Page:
Mitt Romney, what caused the recession? Was it the banks? It was the banks, right? OF COURSE NOT, DON'T BE RIDICULOSE. No, it is losers who aren't rich, attacking rich people with their class warfare for wondering why rich people pay taxes at half the rate everyone else does! You don't even have to watch the video to hear the curl of his lip as he instructs you and your fellow plebeians. But you should watch the video, because it is funny. "When you attack success you have less of it," he lectures, "and that's what we've seen in our economy over the last few years."
Seems very much like Romney is dividing America into those who have quiet rooms to talk in, and those who should shut the fuck up.
If you have kids, and fewer than four mansions, I think we all know you don&#039;t have a quiet room.
Yeah, someone ought to explain to Romney that Dickens was exposing a horror not celebrating a virtue, and that the anglo saxons who stuck it out in the home country have moved on from that shit.
Maximilien Robespierre, your ideas are intriguing to me and I wish to subscribe to your newsletter.
Maximilien Robespierre. your ideas are intrÑguing to me, and I wish to subscribe to your newsletter.
And if they object, we can always threaten them with <em>the comfy chair!</em>
Probably the least accurate possible formulation.
United Kingdom = United Kingdom of Great Britain and Northern Ireland = Britain = England+Wales+Scotland+Northern Ireland = what Parliament has authority over.
Great Britain = England+Wales+Scotland. There is no governmental unit with authority over all these places and no others.
Calling any one of England, Wales, Scotland or Northern Ireland a nation wouldn&#039;t be completely wrong, but it certainly wouldn&#039;t be a full explanation of their status. The UK is really the country in the way it&#039;s normally understood.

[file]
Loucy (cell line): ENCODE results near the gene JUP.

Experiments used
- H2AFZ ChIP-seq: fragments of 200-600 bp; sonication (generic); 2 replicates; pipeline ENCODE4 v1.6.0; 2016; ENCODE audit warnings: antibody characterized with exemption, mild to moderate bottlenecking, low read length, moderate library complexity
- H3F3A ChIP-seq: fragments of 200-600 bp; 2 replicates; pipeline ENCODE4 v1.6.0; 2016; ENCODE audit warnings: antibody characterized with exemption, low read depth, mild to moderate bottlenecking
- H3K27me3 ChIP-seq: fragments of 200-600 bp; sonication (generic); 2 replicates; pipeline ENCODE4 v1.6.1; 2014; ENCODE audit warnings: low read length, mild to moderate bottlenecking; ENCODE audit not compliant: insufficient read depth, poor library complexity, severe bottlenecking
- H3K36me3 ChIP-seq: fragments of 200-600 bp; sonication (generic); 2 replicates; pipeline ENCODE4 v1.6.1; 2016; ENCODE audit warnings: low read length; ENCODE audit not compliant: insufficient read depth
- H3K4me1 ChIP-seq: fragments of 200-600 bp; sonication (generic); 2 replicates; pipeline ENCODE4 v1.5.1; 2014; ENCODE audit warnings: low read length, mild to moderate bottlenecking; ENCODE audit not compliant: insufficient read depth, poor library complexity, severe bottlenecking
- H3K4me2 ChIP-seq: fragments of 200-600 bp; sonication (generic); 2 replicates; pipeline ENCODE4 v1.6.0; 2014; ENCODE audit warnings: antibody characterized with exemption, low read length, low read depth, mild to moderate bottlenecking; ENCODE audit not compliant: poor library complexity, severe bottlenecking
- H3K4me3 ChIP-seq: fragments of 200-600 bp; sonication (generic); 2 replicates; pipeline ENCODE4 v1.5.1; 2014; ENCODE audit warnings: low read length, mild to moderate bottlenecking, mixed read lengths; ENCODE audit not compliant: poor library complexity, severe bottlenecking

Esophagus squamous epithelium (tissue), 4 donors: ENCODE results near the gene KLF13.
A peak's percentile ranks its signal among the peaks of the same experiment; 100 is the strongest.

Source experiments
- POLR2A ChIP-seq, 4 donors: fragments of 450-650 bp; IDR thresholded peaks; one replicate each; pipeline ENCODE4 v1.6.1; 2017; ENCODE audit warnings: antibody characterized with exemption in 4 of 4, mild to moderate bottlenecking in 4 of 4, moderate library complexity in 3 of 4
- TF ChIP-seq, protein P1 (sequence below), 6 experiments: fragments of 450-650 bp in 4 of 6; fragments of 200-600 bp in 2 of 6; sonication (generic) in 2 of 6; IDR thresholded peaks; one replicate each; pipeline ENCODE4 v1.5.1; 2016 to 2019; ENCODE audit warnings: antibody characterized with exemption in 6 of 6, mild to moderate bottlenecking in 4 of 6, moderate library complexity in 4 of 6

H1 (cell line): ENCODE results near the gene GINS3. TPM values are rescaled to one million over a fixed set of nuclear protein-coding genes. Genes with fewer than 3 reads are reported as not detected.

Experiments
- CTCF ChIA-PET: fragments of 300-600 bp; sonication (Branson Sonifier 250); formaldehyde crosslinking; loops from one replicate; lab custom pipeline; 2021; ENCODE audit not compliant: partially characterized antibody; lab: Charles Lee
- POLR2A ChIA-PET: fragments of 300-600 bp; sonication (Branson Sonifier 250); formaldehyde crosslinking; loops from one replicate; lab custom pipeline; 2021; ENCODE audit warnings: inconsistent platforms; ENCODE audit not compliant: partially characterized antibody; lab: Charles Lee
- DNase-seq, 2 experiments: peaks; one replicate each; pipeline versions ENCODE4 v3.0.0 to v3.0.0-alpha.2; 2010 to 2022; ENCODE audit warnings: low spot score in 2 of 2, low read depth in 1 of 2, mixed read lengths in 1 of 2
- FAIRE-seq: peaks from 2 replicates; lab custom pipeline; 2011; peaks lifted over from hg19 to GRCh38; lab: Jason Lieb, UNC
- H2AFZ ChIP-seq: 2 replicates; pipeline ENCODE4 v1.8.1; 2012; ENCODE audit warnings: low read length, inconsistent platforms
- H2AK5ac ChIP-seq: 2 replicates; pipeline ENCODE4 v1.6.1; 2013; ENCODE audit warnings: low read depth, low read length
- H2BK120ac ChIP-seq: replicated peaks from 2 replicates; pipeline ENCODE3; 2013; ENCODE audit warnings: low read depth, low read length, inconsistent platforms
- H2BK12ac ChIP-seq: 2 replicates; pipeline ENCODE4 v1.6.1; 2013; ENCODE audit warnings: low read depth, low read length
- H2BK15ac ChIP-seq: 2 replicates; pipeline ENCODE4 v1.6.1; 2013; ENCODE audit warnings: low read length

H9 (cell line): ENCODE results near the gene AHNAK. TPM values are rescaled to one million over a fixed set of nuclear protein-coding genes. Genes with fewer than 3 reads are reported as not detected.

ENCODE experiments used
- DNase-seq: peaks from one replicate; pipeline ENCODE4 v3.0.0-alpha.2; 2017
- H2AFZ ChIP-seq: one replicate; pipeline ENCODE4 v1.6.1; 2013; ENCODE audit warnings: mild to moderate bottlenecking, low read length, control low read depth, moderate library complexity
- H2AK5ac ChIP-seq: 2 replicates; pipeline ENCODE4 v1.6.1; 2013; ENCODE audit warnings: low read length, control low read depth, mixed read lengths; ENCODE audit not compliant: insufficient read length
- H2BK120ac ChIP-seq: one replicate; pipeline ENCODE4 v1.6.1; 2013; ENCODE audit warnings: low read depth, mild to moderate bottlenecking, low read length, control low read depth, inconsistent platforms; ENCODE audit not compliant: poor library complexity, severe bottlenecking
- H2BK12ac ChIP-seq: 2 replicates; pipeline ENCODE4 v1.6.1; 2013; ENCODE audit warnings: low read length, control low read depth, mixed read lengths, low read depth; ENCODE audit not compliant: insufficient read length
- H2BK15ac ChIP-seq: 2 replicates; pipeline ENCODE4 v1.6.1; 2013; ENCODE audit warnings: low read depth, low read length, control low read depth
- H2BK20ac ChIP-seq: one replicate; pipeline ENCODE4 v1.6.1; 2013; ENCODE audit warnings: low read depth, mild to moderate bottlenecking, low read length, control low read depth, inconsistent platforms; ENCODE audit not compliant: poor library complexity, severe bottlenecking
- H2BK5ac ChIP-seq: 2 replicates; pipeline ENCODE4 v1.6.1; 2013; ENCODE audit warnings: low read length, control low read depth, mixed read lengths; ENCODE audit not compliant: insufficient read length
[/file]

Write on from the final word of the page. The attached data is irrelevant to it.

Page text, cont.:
But, they do confuse things by identifying themselves in sporting events as &quot;GBR&quot;, and their currency is listed as &quot;GBP&quot;.
Still, you&#039;d have thought that if you were going on a foreign trip with the intention of proving that you&#039;d still be OK on foreign policy despite having <em>absolutely no experience whatsoever</em> on that front, you might do a little thing called &quot;research&quot;.
Yes indeed. A bumpy upfist for it. In a good way, of course.
Given the prodigious amount of lying strictly for personal gain involved in the first alternative, doesn&#039;t it imply the second?
<blockquote> you can never be tinny enough</blockquote>
I propose a vat of molten tin and a Mitt-dip to test this theory...
More like a pantomime roar of &quot;Oh no we won&#039;t&quot;
He should have been more like Mr. Bean, and kept his stupid mouth shut.
What, the curtains?
The reverse Galt?
I was using the term &quot;nation&quot; in the sense that I learned it in Poli Sci 101 a hundred years ago: a geographical area with a population sharing a common history and socio-cultural background. Differentiated from a &quot;state&quot;, which is a political / governmental unit. In my way of looking at things, England, Scotland, Ireland, and maybe Wales are &quot;nations&quot;. The UK is a state (as is the US).
In any case, as you point out, Great Britain is neither.
Also, I&#039;m not certain, but I think the reason they use GBR may be because in the Olympics, athletes from Northern Ireland can choose to belong to either Team GBR or Team IRL. (In things like the World Cup, they dispense with the GB stuff, and field sides from England, Scotland, Wales, etc.)
Not sure about the Northern Ireland part... the British Olympic Association describes itself as \"the National Olympic Commttee for Great Britain and Northern Ireland\". It seems more likely to be due to the fact they&#39;ve been competing as GBR since the first modern olympics, which was, of course, prior to Irish independence (although back then they were \"The United Kingdom of Great Britain and Ireland, but they weren&#39;t exactly known for giving a crap about the Irish).
can i come to your party?